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2018 Status Report on Hunger

2018 Status Report on Hunger Released

Each year, the Rhode Island Community Food Bank releases its Status Report on Hunger, calling attention to the issues around hunger in the state of Rhode Island.

Download the 2018 Status Report on Hunger in Rhode Island.

MAJOR FINDINGS

  • Hunger is more prevalent in Rhode Island than it was 10 years ago.
  • Food insecurity affects one in eight Rhode Island households.
  • Inflation outpaces wage growth for many workers.
  • Demand for food assistance remains high throughout the Food Bank’s statewide network of member agencies, serving 53,000 people each month.

Rising Prices Hurt Low-Income Families in Rhode Island

Rhode Island is experiencing economic prosperity and low unemployment for the first time in many years. Workers are beginning to see their wages and incomes increase. But the improving economy has a downside: the high cost of living in Rhode Island. The cost of basic household expenses – including rent, fuel and food – has gone up dramatically, canceling out the financial gains of many workers.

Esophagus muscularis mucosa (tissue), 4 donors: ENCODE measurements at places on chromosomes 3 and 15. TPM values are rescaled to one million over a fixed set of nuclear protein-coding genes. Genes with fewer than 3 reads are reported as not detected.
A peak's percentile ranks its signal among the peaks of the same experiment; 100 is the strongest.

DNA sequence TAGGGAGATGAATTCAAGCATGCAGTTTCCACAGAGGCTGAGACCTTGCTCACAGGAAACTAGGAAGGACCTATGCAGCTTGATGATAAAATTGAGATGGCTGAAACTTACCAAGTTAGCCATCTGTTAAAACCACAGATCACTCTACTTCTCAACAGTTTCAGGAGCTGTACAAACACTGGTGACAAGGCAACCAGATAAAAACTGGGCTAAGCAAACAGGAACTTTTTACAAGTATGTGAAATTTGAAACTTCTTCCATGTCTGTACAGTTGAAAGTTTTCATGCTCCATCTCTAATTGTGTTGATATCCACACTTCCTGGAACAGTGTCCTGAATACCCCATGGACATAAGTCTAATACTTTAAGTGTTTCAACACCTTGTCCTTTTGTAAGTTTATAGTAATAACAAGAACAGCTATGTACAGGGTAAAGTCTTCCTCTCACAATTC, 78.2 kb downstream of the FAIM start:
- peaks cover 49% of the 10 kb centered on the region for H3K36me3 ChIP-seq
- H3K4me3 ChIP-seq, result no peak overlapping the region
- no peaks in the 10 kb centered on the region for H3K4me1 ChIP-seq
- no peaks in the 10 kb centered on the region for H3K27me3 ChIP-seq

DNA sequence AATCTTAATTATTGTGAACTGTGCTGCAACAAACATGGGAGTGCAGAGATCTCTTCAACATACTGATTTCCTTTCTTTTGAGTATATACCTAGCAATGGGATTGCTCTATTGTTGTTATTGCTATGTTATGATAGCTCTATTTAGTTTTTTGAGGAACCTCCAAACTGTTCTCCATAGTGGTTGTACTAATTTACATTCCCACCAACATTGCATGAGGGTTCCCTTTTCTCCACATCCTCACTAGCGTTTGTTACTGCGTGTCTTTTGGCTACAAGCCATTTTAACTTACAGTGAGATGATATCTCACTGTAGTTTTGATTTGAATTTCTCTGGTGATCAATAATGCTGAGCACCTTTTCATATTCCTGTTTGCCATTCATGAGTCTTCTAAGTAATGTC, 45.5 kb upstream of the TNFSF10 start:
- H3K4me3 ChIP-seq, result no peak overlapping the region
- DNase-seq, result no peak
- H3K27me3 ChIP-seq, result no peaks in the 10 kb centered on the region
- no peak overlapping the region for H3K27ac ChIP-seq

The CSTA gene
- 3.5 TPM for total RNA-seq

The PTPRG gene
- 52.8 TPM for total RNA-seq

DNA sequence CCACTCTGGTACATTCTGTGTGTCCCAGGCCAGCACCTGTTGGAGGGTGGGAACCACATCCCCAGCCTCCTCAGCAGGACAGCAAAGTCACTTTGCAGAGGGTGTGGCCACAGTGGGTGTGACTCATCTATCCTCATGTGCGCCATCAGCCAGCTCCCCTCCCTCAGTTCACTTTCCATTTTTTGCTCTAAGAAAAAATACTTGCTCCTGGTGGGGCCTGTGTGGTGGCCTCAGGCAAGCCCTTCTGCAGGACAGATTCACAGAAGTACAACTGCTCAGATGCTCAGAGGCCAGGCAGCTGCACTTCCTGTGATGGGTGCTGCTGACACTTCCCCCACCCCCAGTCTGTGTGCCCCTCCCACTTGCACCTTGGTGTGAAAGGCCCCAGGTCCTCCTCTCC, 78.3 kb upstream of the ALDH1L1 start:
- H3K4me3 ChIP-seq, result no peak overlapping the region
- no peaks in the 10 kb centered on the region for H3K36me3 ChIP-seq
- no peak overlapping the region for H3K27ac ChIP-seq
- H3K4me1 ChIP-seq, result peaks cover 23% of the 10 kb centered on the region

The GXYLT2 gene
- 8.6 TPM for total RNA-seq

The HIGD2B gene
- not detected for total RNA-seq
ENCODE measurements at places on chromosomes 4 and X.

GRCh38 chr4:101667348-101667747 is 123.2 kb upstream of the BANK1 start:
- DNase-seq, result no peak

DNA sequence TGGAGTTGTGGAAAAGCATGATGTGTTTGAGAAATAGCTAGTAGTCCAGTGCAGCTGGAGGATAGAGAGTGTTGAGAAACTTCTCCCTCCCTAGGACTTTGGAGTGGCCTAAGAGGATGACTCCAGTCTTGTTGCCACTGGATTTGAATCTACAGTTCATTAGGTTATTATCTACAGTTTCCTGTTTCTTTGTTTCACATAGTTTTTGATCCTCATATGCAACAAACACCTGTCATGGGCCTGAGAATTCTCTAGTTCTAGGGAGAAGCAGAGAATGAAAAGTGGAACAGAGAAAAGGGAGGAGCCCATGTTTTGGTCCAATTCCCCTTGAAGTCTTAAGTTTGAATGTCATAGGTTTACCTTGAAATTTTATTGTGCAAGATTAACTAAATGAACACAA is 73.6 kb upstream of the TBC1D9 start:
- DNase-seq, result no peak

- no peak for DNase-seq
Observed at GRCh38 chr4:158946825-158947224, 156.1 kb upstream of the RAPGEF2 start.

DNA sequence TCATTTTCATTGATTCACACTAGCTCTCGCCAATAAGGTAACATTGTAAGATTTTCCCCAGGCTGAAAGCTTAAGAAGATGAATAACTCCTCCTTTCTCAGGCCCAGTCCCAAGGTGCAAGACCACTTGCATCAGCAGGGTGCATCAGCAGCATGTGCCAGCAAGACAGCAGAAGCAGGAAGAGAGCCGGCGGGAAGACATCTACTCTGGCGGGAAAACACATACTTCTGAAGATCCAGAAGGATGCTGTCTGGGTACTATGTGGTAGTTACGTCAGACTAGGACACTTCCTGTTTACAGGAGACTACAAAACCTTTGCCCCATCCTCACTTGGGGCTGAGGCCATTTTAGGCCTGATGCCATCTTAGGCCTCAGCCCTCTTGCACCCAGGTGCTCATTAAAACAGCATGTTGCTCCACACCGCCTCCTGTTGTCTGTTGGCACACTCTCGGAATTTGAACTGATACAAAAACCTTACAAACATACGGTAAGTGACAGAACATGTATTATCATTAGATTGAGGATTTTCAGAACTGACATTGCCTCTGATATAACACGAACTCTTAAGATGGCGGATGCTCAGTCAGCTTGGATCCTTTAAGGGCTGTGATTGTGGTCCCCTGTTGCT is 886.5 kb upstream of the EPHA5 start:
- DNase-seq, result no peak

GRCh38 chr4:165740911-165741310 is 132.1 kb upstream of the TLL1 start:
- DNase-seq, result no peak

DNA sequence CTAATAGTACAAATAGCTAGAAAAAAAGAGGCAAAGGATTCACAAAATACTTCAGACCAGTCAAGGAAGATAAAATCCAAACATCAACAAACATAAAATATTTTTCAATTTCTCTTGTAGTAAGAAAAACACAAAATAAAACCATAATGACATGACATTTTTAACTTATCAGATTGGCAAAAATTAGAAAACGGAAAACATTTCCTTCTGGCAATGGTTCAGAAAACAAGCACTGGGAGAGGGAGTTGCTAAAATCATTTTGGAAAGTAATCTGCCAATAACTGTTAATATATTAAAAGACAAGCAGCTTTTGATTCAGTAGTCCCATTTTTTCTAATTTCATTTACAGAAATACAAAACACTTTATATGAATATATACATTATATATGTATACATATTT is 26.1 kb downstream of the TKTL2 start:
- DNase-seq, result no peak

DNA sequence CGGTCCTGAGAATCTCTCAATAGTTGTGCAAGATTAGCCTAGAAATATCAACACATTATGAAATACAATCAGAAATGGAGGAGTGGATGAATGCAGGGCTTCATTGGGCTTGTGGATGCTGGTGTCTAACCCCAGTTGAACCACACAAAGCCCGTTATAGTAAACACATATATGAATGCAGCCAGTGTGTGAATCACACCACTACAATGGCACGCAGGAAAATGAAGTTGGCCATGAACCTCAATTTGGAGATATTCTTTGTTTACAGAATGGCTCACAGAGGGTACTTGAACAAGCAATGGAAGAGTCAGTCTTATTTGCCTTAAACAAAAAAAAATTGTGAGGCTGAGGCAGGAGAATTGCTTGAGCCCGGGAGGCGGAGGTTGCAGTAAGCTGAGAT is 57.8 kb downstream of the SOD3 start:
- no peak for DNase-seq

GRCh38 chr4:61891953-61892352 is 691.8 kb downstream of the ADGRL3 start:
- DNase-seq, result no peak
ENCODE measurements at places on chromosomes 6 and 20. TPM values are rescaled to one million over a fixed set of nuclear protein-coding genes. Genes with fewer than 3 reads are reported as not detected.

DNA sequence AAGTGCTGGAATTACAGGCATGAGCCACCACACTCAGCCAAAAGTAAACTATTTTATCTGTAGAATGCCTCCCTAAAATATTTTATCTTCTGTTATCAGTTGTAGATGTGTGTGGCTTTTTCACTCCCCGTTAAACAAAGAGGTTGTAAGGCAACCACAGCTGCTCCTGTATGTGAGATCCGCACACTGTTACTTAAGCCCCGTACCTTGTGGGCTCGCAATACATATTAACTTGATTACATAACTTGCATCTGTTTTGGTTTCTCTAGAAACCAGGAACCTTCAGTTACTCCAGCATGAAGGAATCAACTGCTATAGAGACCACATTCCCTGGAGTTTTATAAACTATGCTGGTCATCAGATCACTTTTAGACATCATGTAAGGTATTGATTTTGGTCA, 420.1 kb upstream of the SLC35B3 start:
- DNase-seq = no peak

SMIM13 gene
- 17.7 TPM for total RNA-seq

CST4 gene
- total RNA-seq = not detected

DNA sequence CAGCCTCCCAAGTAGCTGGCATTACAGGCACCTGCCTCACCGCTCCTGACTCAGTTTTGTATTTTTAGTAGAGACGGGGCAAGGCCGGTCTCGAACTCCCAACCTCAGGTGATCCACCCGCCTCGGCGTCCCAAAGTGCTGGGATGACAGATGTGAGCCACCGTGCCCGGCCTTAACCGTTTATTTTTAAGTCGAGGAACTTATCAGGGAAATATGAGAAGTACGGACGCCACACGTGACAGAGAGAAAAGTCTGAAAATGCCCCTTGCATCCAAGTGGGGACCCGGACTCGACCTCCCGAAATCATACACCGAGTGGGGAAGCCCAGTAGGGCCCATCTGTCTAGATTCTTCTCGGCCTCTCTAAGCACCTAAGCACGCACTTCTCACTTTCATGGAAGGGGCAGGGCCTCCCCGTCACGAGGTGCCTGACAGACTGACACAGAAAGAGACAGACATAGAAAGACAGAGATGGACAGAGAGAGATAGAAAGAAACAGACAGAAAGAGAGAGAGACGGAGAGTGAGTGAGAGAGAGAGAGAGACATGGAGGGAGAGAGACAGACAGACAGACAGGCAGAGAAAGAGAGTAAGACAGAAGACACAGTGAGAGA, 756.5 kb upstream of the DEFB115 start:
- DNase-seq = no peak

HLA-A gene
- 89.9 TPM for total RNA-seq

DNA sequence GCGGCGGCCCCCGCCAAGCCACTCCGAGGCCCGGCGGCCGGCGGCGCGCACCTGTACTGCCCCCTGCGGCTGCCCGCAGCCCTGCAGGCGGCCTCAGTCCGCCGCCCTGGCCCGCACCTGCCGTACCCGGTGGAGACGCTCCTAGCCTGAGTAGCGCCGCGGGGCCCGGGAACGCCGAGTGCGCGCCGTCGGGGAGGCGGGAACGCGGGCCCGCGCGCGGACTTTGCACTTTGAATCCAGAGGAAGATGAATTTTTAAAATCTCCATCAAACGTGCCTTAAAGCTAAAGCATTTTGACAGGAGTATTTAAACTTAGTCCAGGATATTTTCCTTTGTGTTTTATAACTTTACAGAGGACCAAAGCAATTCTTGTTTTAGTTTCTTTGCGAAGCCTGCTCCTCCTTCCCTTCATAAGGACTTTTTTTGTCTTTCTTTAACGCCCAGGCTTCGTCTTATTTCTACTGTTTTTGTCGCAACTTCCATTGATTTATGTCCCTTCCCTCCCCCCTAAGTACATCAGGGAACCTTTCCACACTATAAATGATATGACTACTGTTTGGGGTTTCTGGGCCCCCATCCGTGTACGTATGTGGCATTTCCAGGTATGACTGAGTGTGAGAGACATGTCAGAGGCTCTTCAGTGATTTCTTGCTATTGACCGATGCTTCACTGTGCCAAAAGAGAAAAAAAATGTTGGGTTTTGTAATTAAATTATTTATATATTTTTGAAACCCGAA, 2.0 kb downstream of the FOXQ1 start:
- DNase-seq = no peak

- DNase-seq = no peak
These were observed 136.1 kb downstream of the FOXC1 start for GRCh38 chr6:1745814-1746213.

Food inflation alone is outpacing wage growth. In a study of supermarket prices in Rhode Island, food costs grew by 15 percent over the last two years. By comparison, workers’ wages increased by just 5 percent in the same time period.

Food Inflation Adds to Food Insecurity

Rising prices make it harder for low-income families to afford adequate food. According to the most recent report from the USDA, 12.4 percent of Rhode Island households (54,200 households) lack sufficient food to meet their nutritional needs. Among food insecure households, nearly half report cutting the size of meals, skipping meals and experiencing hunger – what the USDA terms “very low food security.” In Rhode Island, the prevalence of this severe degree of food insecurity is significantly higher than ten years ago.

View all results from the Rhode Island Food Cost study here.

Action Steps

The Food Bank encourages Rhode Islanders to advocate at the state and national level to prevent devastating cuts to safety net programs. We recommend the following steps:

  • Urge Rhode Island’s Congressional Delegation to reject a Farm Bill that contains cuts to SNAP.
  • Ask the Governor to support Bonus Bucks at Farmers Markets to help SNAP recipients afford local, fresh food.
  • Boost the earnings of hard-working Rhode Islanders by telling legislators to raise the minimum wage to $15 per hour.
  • Advocate for additional funding for the Food Bank to meet the continued high need for food assistance in Rhode Island.

 

For previous versions of our Status Report on Hunger, visit our Publications Page.